The Canadian government’s decision to axe a 28-year-old visa scheme for immigrants will have a substantial impact on the housing markets in Canada, especially in Vancouver and Toronto, experts say.
Canada scrapped its Immigrant Investor Program earlier this month. The scheme was particularly popular with wealthy real estate investors from mainland China. Under the program, foreign investors with a minimum net worth of C$1.6 million (US$1.44 million) were granted Canadian residency in return for making an interest-free loan of C$800,000 (US$726,720) to the government for five years. The government returned the principal amount in instalments over five years.
Canadian Finance Minister Jim Flaherty announced recently that the Immigrant Investor Program had been scrapped.
"For decades, it has significantly undervalued Canadian permanent residence, providing a pathway to Canadian citizenship in exchange for a guaranteed loan that is significantly less than our peer countries require. There is also little evidence that immigrant investors as a class are maintaining ties to Canada or making a positive economic contribution to the country," the minister wrote in the 2014 budget report, adding that immigrant investors pay significantly lower taxes over a lifetime than other categories of economic immigrants.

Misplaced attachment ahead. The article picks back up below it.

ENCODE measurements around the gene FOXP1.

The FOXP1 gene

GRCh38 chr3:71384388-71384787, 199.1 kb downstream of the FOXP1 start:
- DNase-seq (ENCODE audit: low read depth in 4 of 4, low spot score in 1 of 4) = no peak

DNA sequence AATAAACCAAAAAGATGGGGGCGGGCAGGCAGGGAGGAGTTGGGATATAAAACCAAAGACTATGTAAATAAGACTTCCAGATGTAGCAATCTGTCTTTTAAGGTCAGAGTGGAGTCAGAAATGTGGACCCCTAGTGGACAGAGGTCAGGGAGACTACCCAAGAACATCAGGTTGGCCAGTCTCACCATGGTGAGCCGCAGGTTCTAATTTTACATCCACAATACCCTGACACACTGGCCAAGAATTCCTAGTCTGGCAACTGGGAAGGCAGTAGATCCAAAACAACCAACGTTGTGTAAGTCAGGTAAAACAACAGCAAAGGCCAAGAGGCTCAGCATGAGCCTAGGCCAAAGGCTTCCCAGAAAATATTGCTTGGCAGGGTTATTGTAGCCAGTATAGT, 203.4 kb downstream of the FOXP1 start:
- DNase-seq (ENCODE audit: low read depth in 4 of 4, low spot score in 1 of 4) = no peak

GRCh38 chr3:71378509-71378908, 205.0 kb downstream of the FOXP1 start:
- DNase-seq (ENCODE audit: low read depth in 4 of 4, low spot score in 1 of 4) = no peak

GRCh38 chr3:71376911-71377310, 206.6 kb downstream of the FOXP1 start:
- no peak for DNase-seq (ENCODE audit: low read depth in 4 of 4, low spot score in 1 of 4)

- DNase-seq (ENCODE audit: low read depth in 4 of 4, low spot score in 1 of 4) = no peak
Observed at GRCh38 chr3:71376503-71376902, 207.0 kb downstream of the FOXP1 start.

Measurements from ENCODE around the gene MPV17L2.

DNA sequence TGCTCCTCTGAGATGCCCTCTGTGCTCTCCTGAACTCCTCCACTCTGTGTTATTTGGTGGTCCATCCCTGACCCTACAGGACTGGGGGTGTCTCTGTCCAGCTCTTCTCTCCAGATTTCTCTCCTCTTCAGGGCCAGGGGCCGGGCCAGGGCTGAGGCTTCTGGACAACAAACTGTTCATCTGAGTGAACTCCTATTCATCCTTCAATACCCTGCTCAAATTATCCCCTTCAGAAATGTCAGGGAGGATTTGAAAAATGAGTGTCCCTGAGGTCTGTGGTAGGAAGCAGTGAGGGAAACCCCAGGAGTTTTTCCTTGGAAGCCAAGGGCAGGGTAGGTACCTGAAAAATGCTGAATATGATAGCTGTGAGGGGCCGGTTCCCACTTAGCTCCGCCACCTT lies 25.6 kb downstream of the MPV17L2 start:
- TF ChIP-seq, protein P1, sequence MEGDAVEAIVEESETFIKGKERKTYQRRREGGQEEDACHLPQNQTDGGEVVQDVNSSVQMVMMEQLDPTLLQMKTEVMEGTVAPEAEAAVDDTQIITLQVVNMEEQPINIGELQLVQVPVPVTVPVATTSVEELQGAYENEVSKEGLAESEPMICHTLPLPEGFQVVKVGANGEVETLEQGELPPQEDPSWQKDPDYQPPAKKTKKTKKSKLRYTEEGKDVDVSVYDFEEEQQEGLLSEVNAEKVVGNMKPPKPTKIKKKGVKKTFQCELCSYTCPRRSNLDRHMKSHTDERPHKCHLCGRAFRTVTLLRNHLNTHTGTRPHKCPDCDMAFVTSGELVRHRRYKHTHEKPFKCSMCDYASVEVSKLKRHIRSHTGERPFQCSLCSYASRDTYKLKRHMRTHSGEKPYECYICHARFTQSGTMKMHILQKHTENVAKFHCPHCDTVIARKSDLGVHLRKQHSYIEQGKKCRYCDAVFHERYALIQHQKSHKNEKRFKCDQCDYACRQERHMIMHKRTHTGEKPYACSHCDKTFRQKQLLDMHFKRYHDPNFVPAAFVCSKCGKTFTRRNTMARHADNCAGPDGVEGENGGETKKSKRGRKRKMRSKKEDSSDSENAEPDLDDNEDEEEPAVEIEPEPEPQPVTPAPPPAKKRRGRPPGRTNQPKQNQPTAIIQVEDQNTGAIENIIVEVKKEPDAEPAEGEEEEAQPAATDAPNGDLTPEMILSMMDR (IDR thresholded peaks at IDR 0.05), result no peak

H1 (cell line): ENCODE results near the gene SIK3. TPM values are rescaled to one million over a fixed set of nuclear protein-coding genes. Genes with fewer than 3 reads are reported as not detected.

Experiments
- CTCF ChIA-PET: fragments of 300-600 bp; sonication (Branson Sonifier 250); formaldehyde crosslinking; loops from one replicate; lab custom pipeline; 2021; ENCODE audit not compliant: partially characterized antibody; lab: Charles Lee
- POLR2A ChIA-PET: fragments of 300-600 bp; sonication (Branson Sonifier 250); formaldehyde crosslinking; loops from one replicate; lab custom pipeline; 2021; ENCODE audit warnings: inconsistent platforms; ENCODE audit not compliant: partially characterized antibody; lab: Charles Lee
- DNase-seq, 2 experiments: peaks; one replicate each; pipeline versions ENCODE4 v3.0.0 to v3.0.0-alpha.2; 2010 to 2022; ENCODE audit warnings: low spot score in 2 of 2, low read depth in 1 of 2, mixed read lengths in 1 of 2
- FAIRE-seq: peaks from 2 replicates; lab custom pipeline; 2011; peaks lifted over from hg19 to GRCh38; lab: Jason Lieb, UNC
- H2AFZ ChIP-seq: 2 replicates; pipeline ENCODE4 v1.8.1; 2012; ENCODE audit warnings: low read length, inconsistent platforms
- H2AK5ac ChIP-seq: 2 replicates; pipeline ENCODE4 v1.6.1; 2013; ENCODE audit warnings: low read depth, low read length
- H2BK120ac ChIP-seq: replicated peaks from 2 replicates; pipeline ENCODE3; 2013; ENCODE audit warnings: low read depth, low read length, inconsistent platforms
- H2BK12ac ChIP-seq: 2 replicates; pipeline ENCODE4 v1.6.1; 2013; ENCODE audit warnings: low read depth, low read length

Nearly 65,000 applications for Canadian residency under the Immigrant Investor Program were pending when the scheme was axed. Of the total applications, 45,500 were from mainland Chinese. Nearly 40,000 of these investors were likely to buy residential property in Greater Vancouver over the next six years, according to a report published in the South China Morning Post.
There was no direct reference to the decision’s impact on the housing market in the budget report. Experts, however, said that after scrapping of the scheme, Chinese investors who were making a beeline to buy properties in Canada, particularly in Vancouver, will be attracted towards residential markets in other counties, including Australia and the U.S.
Canadian Imperial Bank of Commerce’s (CIBS) deputy chief economist Benjamin Tal says his own research shows there has been a “significant softening” in activity in high end home sales in Vancouver, Canada’s most expensive city.
"It definitely has impacted the high end of the market. It is not that activity is going down, it is simply not rising,” the economist was quoted as saying.
Canada's government has been taking measures to cool down expensive housing market for the past few years. One of the factors inflating the market was large-scale investments from wealthy Chinese.
The Canada Mortgage and Housing Corporation (CMHC) tightened mortgage lending in 2013 by limiting guarantees it offered to banks and other lending companies, in an attempt to control rising housing prices. Earlier tightening steps included reducing maximum amortization periods from 30 years to 25 years, and reducing the maximum loan-to-value (LTV) ratio from 85% to 80%.